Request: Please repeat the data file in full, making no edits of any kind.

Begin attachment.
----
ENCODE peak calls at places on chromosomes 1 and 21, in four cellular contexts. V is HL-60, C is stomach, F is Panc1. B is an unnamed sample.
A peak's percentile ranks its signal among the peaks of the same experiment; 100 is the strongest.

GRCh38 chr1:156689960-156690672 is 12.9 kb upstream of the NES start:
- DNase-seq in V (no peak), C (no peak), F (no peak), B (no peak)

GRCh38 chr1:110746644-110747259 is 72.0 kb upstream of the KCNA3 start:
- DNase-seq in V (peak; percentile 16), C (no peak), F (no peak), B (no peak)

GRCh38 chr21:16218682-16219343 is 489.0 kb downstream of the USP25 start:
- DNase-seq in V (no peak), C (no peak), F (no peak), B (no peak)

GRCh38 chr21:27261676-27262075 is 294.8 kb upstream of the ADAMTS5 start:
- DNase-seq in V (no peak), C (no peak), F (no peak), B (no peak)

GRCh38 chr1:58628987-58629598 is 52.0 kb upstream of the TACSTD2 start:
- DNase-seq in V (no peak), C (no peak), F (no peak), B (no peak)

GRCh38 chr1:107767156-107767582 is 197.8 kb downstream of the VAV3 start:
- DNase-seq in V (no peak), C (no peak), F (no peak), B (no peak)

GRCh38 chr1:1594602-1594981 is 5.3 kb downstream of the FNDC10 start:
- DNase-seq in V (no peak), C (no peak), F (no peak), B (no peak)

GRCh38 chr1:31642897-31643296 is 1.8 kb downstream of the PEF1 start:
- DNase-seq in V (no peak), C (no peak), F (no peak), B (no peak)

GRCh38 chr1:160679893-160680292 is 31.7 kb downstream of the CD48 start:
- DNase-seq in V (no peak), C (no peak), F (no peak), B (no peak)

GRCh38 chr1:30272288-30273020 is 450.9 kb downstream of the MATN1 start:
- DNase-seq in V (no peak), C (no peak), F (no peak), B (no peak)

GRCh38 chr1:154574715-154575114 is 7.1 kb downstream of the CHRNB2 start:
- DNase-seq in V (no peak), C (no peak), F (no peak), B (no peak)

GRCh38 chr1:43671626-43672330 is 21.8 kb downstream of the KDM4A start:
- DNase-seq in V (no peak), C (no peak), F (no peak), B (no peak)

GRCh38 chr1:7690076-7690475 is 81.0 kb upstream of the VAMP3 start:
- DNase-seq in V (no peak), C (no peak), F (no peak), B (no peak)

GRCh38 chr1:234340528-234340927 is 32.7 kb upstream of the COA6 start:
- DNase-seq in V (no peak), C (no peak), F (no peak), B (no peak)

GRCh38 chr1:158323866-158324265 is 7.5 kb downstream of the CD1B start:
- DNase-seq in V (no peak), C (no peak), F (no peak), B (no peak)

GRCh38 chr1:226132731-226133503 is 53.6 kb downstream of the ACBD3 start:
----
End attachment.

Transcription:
ENCODE peak calls at places on chromosomes 1 and 21, in four cellular contexts. V is HL-60, C is stomach, F is Panc1. B is an unnamed sample.
A peak's percentile ranks its signal among the peaks of the same experiment; 100 is the strongest.

GRCh38 chr1:156689960-156690672 is 12.9 kb upstream of the NES start:
- DNase-seq in V (no peak), C (no peak), F (no peak), B (no peak)

GRCh38 chr1:110746644-110747259 is 72.0 kb upstream of the KCNA3 start:
- DNase-seq in V (peak; percentile 16), C (no peak), F (no peak), B (no peak)

GRCh38 chr21:16218682-16219343 is 489.0 kb downstream of the USP25 start:
- DNase-seq in V (no peak), C (no peak), F (no peak), B (no peak)

GRCh38 chr21:27261676-27262075 is 294.8 kb upstream of the ADAMTS5 start:
- DNase-seq in V (no peak), C (no peak), F (no peak), B (no peak)

GRCh38 chr1:58628987-58629598 is 52.0 kb upstream of the TACSTD2 start:
- DNase-seq in V (no peak), C (no peak), F (no peak), B (no peak)

GRCh38 chr1:107767156-107767582 is 197.8 kb downstream of the VAV3 start:
- DNase-seq in V (no peak), C (no peak), F (no peak), B (no peak)

GRCh38 chr1:1594602-1594981 is 5.3 kb downstream of the FNDC10 start:
- DNase-seq in V (no peak), C (no peak), F (no peak), B (no peak)

GRCh38 chr1:31642897-31643296 is 1.8 kb downstream of the PEF1 start:
- DNase-seq in V (no peak), C (no peak), F (no peak), B (no peak)

GRCh38 chr1:160679893-160680292 is 31.7 kb downstream of the CD48 start:
- DNase-seq in V (no peak), C (no peak), F (no peak), B (no peak)

GRCh38 chr1:30272288-30273020 is 450.9 kb downstream of the MATN1 start:
- DNase-seq in V (no peak), C (no peak), F (no peak), B (no peak)

GRCh38 chr1:154574715-154575114 is 7.1 kb downstream of the CHRNB2 start:
- DNase-seq in V (no peak), C (no peak), F (no peak), B (no peak)

GRCh38 chr1:43671626-43672330 is 21.8 kb downstream of the KDM4A start:
- DNase-seq in V (no peak), C (no peak), F (no peak), B (no peak)

GRCh38 chr1:7690076-7690475 is 81.0 kb upstream of the VAMP3 start:
- DNase-seq in V (no peak), C (no peak), F (no peak), B (no peak)

GRCh38 chr1:234340528-234340927 is 32.7 kb upstream of the COA6 start:
- DNase-seq in V (no peak), C (no peak), F (no peak), B (no peak)

GRCh38 chr1:158323866-158324265 is 7.5 kb downstream of the CD1B start:
- DNase-seq in V (no peak), C (no peak), F (no peak), B (no peak)

GRCh38 chr1:226132731-226133503 is 53.6 kb downstream of the ACBD3 start: